- Set up your fireworks during the day. Even though you’ll want to put on your fireworks show after the sun has started to set, you should set up during the day to make sure you get everything exactly where you want it. This will help your show be safer and more accurate.
- Place your shells in the order and direction you want them to fire. Line up your shells in the order you want them to explode and bury them between halfway and two thirds deep in the sand, lined up in the order you want them to explode. This will help ensure they are stable enough to fire straight from the direction they are pointed. Make sure to leave the fuse uncovered.
- You may want to bury the shells so that they are slightly angled (about 15°) away from the crowd. You should never fire shells over the crowd’s head, as sparks may fall to the ground and cause injury.
- Read the label on each shell carefully so you will understand how far the fireworks will travel before they explode.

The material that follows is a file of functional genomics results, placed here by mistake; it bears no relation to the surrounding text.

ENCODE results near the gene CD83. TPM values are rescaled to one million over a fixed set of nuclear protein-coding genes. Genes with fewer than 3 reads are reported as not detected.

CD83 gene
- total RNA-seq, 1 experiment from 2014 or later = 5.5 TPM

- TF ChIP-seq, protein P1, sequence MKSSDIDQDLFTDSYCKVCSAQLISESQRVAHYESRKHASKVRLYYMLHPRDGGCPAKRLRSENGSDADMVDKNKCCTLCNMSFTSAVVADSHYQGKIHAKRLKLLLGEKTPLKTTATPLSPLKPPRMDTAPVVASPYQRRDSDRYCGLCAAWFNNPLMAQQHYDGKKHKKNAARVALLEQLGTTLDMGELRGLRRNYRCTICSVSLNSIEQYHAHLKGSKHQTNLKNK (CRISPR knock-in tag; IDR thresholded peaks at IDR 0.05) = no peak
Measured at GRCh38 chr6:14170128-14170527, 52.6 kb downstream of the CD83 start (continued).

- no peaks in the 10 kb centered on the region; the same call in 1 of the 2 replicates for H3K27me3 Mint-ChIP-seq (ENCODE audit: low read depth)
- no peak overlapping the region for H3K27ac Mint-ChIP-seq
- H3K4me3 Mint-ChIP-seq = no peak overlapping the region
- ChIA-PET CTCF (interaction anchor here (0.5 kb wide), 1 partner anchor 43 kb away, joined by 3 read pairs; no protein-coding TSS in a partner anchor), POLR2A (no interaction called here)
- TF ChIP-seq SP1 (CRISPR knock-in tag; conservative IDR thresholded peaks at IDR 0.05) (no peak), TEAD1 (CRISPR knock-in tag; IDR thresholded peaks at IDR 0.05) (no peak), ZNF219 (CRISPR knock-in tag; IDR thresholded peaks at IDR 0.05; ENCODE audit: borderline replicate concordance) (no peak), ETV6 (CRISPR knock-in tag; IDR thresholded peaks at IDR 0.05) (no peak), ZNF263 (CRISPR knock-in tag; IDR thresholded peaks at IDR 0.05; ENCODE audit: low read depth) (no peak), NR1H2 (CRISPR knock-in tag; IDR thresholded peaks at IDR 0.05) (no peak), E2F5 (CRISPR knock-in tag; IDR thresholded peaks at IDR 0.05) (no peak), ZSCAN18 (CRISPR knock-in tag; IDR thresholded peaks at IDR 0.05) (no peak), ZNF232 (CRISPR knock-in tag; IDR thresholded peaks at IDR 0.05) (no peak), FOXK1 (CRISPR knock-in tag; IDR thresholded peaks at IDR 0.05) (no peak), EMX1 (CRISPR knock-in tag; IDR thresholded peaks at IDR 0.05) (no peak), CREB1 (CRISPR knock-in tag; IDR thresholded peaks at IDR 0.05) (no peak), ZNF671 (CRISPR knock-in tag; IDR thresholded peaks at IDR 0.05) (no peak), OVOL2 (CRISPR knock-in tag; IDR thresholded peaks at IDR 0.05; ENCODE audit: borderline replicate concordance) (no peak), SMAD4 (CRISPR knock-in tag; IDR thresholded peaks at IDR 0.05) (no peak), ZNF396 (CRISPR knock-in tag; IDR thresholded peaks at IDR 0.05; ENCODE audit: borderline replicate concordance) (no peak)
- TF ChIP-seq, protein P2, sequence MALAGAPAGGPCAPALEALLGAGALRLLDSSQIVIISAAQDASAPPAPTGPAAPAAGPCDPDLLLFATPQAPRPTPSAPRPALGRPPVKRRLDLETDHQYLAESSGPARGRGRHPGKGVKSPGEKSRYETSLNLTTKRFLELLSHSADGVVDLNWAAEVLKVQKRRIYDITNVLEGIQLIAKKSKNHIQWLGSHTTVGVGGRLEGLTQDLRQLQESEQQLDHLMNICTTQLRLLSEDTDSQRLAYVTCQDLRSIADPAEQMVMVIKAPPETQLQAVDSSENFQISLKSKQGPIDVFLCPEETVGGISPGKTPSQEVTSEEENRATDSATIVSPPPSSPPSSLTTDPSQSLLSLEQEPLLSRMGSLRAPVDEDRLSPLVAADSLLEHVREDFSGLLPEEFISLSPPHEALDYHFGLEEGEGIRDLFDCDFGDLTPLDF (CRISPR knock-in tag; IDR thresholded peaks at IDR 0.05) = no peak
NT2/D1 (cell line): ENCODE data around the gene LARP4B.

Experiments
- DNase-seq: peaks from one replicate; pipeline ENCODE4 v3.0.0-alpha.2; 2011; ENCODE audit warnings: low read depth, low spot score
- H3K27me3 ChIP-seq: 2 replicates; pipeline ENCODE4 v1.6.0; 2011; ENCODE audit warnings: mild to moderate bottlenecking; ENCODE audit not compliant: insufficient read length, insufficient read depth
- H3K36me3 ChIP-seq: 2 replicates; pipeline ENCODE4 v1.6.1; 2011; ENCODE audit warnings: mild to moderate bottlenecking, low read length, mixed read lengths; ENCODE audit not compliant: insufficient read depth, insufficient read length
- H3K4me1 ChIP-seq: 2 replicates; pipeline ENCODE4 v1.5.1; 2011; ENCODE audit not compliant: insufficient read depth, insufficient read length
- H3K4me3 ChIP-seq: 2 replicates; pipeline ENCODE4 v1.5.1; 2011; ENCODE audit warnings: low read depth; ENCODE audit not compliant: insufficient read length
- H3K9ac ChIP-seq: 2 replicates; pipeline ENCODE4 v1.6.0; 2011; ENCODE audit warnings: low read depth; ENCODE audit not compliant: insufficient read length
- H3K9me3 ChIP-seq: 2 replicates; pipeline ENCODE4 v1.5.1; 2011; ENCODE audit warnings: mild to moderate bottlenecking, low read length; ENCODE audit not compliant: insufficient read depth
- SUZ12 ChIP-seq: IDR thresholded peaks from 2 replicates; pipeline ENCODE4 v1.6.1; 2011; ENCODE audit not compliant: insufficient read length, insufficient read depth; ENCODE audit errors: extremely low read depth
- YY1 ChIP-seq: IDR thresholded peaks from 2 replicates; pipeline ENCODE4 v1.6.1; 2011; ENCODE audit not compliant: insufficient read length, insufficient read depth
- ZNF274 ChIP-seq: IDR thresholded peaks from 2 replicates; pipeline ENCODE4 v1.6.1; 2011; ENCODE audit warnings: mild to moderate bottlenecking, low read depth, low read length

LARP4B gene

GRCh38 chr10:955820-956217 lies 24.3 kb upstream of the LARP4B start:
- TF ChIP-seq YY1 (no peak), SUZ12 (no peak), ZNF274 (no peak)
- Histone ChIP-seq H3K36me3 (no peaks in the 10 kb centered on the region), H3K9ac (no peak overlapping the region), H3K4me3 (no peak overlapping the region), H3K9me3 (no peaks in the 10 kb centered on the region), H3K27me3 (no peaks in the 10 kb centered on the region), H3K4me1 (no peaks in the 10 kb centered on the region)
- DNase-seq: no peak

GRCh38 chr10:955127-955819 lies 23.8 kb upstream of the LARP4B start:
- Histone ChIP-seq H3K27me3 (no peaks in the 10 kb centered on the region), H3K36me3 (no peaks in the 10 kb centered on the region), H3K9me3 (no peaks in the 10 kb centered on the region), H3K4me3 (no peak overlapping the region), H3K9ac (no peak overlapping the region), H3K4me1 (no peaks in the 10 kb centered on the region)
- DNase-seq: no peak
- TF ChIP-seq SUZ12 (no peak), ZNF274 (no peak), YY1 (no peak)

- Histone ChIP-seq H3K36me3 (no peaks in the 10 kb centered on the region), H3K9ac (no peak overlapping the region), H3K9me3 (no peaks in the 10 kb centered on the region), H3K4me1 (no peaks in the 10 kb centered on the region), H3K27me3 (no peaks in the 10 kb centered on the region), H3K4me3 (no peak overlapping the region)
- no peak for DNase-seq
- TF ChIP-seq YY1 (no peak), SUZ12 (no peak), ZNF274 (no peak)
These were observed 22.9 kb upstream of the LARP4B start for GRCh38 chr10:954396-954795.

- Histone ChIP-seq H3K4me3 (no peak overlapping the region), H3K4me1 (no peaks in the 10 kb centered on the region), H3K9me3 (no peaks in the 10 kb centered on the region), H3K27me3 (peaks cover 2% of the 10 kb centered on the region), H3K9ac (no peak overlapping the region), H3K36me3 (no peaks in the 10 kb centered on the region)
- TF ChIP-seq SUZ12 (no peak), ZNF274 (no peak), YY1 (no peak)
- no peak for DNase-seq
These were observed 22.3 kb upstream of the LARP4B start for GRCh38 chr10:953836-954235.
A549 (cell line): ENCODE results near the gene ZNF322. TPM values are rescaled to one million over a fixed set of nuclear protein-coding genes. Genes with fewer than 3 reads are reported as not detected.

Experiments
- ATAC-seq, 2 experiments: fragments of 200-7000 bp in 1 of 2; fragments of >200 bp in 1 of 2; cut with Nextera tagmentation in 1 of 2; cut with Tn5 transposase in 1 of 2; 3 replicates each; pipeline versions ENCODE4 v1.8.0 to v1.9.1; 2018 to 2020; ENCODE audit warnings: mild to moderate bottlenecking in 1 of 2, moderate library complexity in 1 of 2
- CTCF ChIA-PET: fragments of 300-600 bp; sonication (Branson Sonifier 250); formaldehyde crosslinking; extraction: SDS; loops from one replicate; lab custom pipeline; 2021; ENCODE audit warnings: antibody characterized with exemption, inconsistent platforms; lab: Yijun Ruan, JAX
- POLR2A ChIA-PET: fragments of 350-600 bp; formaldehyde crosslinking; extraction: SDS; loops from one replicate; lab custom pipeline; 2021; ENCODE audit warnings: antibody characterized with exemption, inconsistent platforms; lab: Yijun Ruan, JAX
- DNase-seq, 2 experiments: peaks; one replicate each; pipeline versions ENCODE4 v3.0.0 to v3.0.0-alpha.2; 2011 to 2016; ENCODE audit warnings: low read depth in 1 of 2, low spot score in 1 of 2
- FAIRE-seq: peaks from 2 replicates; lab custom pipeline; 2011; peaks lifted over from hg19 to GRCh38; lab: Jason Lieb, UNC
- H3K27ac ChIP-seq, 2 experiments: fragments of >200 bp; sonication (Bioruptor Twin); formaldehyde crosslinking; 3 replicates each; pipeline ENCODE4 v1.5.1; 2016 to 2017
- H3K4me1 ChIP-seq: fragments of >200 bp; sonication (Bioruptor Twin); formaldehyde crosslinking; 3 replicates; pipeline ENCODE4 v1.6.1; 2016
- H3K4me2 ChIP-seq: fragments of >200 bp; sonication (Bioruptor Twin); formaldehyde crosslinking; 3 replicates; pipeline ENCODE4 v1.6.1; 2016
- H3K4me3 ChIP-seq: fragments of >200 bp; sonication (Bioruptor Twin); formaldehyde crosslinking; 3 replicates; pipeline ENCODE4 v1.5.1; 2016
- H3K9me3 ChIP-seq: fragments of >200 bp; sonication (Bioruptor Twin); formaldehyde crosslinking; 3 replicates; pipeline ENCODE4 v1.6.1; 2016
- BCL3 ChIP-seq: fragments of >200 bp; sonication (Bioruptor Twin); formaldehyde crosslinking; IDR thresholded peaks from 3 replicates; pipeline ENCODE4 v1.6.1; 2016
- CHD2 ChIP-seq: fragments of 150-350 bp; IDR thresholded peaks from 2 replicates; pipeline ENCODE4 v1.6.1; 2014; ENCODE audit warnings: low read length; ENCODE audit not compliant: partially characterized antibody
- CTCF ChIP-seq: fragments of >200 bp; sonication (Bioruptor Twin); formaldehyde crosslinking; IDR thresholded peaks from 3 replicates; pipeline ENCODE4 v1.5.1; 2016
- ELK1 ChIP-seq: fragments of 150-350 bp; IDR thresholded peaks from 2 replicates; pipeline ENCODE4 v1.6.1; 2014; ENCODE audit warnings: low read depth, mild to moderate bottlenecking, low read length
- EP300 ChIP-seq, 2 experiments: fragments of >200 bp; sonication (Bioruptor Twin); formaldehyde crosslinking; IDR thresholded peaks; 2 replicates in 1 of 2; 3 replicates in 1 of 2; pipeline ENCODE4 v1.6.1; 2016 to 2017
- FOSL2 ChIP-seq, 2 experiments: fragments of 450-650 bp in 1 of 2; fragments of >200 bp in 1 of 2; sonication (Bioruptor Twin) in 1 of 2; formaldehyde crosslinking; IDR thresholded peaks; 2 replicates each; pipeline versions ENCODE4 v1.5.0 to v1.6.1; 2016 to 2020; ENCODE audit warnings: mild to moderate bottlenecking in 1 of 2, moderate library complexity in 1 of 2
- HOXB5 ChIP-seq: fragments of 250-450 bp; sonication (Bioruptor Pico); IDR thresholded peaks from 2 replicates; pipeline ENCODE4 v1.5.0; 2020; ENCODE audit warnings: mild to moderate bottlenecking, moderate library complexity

- Many fireworks have a “bury line” that will show you how deep to plant them in the sand.
- Separate shells by at least the same distance as their own diameter. For instance, if you have a shell that is in diameter, you will make sure that it is spaced at least from the next shell. Use the measurement of the larger shell to determine this.
- Set up smaller fireworks in front and big items farthest from the audience. Your smaller fireworks will have the most impact if they’re fired closer to your audience, while your larger ones should be given more room so they can be seen well.
- Make sure you are still allowing the minimum space required by your local laws between the fireworks and the audience.
- Connect your fireworks with a fuse. Whether you use light your fireworks by hand or with an electric detonator, you should connect your fireworks with long fuses. You can connect several shells to a single fuse, with the length of the fuse creating pauses between firings. You can purchase firework fuses online starting at $5 for a fuse.